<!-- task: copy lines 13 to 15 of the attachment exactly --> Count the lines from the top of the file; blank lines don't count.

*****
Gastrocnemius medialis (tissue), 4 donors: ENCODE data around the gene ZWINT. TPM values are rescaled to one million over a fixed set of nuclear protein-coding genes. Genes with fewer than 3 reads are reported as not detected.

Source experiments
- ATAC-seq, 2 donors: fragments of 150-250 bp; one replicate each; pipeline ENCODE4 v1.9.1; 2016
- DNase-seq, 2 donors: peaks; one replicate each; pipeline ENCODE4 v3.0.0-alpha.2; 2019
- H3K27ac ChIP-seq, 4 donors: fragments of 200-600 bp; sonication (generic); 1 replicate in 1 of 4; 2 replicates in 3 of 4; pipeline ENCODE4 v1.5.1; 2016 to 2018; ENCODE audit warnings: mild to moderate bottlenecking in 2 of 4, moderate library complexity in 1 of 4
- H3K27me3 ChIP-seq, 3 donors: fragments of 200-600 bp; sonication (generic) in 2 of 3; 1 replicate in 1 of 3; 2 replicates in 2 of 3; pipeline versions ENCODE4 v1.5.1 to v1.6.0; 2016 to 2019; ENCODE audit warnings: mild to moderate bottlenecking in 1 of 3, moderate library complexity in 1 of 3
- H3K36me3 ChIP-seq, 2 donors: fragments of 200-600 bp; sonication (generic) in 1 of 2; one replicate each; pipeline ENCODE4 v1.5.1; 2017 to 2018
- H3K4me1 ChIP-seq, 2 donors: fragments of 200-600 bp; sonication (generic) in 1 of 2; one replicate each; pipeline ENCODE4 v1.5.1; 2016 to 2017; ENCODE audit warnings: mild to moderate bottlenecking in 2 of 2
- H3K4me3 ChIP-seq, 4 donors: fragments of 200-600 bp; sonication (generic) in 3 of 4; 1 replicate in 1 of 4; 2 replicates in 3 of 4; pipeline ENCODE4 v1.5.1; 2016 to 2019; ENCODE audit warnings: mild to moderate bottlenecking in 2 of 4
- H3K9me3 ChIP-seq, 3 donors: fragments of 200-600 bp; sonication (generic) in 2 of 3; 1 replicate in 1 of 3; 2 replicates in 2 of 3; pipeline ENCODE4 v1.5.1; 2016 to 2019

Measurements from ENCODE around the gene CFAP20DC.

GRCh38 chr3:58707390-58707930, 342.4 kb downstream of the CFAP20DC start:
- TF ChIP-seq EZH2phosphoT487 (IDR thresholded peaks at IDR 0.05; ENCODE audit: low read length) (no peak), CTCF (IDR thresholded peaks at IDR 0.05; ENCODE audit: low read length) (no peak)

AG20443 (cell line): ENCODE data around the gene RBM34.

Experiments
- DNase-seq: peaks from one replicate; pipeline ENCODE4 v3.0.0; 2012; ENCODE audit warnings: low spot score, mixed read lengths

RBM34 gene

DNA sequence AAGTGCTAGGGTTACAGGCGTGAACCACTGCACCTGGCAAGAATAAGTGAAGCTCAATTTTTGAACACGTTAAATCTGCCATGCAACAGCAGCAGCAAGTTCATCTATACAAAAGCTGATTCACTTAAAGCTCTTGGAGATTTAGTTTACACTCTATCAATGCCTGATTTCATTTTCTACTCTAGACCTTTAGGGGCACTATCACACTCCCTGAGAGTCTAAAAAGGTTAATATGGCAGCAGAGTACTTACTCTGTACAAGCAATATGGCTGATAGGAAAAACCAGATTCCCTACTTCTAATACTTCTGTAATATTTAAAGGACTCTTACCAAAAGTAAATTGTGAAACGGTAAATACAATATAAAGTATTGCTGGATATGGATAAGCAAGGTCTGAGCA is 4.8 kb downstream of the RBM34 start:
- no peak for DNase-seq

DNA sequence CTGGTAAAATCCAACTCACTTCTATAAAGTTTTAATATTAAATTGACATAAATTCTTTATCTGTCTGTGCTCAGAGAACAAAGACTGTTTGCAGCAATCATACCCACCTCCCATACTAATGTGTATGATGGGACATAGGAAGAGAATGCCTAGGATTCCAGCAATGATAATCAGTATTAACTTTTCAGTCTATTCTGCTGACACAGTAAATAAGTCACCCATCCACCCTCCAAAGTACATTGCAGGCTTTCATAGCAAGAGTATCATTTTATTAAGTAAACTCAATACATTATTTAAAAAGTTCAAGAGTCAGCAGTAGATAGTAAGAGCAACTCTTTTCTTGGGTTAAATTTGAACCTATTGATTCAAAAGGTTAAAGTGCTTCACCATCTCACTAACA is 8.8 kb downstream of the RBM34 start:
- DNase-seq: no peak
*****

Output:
- TF ChIP-seq EZH2phosphoT487 (IDR thresholded peaks at IDR 0.05; ENCODE audit: low read length) (no peak), CTCF (IDR thresholded peaks at IDR 0.05; ENCODE audit: low read length) (no peak)

AG20443 (cell line): ENCODE data around the gene RBM34.

Experiments